Q and A


Does PrEP reduce risks further when viral load is undetectable?



Most people – including doctors – believe that either one approach or the other would be fine. This is becasue when viral load is undetectable the risk of transmission is virtually zero and this is also the case when PrEP is taken as precribed.

Even when PrEP guidelines try to suggest that condoms should still be used with PrEP, this misses the main reason why people want to use PrEP.

The level of risk from having an undetectable viral load in the PARTNER study is based on the researchers believing that with an undetectable viral load, the risk is actually zero.

Scientifically, you can never prove something cannot happen though. So the best scientific approach is to try to quantify the absolute risk. Defining this risk is the aim of the PARTNER study and the extension study that is enrolling additional gay couples.

In defining risk, scientist also calculate a possible range called the confidence interval. As a study get bigger, with more people over a longer time, exactly the same results produce smaller and smaller confidence intervals – with the risk approaching zero.

I have not heard of any linked transmissions when the positive partner has an undetectable viral load. This might mean the actual risk is zero, or it might happen once in 50,000, or once a million, or once in ten million times. No study will ever show this because it would be too expensive and difficult to run.

See this report to understand this issue and thePARTNER results so far:

The data for someone taking PrEP might be just as good as this, so long as someone takes PrEP every day and waits for a week or two before being at risk.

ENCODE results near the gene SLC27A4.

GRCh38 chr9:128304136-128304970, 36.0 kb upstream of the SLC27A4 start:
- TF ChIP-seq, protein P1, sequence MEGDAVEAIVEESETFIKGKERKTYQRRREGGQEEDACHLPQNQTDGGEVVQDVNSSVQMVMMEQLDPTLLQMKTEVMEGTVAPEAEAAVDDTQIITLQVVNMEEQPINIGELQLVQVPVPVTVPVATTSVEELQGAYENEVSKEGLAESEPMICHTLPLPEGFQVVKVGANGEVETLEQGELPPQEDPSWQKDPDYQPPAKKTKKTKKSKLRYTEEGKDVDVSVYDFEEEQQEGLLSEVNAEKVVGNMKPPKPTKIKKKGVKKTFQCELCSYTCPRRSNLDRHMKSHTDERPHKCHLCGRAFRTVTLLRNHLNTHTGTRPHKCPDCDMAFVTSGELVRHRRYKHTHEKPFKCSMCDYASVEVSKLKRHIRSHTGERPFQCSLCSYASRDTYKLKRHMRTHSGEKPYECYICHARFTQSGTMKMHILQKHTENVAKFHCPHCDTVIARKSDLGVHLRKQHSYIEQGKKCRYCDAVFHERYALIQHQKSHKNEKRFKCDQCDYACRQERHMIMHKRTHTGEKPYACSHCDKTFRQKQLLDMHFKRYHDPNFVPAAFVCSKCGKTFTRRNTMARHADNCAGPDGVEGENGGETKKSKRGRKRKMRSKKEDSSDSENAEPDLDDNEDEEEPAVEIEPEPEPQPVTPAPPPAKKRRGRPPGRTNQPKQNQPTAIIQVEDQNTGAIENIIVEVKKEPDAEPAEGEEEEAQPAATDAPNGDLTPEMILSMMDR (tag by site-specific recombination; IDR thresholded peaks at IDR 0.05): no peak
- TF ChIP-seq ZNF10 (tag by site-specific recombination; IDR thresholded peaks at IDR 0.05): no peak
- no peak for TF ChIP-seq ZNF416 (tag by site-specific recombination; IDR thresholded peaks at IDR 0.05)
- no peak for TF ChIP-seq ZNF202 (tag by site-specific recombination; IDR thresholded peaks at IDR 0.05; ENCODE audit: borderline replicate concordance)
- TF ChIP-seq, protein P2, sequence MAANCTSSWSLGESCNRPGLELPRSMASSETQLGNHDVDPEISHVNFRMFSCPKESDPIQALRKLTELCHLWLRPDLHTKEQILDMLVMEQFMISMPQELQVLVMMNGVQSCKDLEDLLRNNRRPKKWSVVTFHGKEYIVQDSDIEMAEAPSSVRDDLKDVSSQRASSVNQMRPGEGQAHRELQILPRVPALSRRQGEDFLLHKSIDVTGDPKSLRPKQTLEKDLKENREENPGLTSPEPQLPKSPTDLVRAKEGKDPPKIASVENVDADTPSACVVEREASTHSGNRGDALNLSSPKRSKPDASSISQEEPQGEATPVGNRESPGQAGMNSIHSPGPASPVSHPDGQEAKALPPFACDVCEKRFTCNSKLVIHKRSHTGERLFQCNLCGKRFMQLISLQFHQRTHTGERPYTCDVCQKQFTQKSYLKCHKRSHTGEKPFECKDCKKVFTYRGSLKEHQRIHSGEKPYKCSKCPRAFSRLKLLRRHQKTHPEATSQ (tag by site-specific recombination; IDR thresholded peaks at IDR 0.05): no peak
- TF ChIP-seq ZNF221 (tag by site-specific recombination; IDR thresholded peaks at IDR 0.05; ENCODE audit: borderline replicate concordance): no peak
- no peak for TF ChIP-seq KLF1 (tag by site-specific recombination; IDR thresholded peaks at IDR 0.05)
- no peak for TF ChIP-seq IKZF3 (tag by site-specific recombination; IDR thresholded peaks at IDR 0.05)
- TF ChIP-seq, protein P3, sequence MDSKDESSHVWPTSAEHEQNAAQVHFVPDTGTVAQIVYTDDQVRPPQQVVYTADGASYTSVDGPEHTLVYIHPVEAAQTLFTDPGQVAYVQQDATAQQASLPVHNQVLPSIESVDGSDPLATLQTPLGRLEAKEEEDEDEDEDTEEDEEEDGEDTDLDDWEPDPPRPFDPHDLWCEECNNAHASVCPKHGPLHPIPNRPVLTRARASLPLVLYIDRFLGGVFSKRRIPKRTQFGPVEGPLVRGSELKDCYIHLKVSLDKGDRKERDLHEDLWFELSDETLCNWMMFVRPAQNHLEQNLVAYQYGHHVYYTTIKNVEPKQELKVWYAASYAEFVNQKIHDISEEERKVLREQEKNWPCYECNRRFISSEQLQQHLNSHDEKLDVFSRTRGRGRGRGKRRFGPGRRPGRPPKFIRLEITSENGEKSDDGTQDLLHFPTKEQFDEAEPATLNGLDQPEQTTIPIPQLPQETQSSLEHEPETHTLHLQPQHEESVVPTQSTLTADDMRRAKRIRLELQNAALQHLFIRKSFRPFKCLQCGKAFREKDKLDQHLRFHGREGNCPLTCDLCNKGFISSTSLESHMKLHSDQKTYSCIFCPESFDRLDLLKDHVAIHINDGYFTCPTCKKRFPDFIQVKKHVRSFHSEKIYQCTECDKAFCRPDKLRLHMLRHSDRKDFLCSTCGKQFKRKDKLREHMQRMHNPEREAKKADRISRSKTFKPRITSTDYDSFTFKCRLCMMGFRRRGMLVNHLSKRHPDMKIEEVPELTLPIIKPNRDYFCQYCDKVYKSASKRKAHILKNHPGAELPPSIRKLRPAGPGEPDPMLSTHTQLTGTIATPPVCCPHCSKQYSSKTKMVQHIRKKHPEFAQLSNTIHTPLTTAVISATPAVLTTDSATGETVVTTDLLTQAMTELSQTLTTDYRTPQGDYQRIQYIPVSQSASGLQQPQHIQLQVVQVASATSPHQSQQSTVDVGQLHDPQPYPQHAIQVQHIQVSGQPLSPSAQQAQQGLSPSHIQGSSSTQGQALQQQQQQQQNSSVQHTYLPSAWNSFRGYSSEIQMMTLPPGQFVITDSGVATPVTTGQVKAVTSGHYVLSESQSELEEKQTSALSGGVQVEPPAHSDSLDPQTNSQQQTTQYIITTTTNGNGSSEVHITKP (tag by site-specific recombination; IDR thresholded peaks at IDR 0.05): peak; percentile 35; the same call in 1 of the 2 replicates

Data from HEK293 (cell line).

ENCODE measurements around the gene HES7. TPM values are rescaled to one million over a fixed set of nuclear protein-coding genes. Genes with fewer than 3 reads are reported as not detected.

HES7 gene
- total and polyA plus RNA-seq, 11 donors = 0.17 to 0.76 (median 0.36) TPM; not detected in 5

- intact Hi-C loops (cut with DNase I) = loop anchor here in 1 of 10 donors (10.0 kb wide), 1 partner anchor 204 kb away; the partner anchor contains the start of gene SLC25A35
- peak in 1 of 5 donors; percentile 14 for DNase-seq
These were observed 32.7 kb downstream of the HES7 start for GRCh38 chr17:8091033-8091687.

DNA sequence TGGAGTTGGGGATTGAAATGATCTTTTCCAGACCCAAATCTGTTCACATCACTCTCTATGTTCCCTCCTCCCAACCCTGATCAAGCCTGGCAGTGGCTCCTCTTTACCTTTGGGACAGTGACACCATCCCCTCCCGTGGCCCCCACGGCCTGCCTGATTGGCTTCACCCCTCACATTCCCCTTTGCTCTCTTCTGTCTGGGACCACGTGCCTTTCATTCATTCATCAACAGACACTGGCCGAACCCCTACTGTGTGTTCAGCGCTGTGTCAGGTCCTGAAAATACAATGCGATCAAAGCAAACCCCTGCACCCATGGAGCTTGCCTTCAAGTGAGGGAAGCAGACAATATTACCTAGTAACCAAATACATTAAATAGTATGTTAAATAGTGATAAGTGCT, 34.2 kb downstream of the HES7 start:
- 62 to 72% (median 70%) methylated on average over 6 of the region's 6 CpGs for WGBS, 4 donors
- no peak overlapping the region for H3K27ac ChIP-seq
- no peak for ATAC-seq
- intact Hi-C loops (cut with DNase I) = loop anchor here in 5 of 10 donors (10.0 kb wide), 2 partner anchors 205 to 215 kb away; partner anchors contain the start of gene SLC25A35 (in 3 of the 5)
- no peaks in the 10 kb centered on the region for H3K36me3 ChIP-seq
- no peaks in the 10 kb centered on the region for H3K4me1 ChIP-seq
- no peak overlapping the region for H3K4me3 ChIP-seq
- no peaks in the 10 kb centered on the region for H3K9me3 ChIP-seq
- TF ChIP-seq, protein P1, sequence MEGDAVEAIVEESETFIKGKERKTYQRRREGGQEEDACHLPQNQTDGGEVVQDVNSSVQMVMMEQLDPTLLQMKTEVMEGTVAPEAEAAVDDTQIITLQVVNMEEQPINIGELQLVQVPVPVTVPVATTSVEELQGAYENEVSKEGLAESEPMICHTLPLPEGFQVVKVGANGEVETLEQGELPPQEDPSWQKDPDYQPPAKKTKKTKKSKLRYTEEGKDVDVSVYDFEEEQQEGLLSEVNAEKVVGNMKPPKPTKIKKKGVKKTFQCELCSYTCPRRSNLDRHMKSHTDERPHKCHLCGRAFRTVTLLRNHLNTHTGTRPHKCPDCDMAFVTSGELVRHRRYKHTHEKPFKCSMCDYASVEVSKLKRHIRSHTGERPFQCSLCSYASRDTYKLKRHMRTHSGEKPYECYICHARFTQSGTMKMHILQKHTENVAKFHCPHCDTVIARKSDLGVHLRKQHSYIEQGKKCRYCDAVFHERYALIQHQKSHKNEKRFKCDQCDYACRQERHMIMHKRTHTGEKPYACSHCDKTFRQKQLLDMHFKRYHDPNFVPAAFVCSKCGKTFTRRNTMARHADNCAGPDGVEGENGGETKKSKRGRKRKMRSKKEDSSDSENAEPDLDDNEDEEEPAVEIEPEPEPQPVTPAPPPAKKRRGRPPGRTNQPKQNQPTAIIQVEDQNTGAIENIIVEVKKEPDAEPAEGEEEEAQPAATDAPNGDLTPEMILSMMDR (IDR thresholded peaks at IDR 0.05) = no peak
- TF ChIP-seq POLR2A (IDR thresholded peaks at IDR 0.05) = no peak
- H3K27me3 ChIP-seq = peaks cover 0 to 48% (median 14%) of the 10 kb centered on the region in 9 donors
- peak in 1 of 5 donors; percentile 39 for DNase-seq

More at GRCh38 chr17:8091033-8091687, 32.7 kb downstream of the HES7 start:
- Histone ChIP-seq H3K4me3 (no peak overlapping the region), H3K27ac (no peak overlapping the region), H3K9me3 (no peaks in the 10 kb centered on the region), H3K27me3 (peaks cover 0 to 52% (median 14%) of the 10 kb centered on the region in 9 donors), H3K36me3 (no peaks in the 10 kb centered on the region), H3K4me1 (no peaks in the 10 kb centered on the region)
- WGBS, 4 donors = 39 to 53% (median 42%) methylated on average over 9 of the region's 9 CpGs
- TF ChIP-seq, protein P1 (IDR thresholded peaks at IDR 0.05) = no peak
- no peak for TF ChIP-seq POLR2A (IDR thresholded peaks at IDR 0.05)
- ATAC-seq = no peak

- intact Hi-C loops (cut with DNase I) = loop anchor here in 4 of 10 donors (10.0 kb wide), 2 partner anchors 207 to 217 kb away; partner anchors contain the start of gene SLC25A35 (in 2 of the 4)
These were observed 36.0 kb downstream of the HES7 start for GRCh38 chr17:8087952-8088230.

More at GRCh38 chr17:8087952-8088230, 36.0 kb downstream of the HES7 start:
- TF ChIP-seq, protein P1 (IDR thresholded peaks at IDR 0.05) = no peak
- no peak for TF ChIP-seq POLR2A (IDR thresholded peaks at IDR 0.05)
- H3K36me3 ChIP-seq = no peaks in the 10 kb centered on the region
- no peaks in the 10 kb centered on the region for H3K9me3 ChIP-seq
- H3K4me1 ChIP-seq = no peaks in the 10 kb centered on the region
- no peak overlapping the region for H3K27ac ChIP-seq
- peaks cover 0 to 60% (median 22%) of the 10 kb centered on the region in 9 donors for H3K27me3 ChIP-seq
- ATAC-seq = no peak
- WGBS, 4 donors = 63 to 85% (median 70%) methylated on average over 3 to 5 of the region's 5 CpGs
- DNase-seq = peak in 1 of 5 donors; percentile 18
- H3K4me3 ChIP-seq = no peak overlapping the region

See recent reports on results of the UK PROUD study and the French Ipergay studies:

This Q&A include information on current UK access and issues to consider:

Most doctors think that either one approach or the other would be fine. Even when PrEP guidelines try to suggest that condoms should still be used, in practice PrEP is highly effective, but then so it having an undetectable viral load.

Everything in life carries some risk. Sometimes it is easier to weigh up risks and then decide whether they are worth taking in order to have a better quality of life and to make life worth living. Every time you get in a car or airplane, you decide a small risk is worth taking to either get somewhere faster or see something that you wouldn’t otherwise see.

The data on dramatically reduced risk from having undetectable viral load or being on PrEP are, for many people, strong enough to balance the genuine better please from not always using a condom. For others, the fear of HIV would never let this happen. So this depends on individual believes and decisions that both you and your partner have to talk about and agree on.

If you decide that treatment is sufficient, then you could also consider joining the PARTNER 2 study so that you can contribute to the data that you really want the research to show.

Good luck with whatever you decide – this might take time – so please find a way that the discussion themselves don’t add pressure to your relationship. You have plenty of time to find what is right for both of you.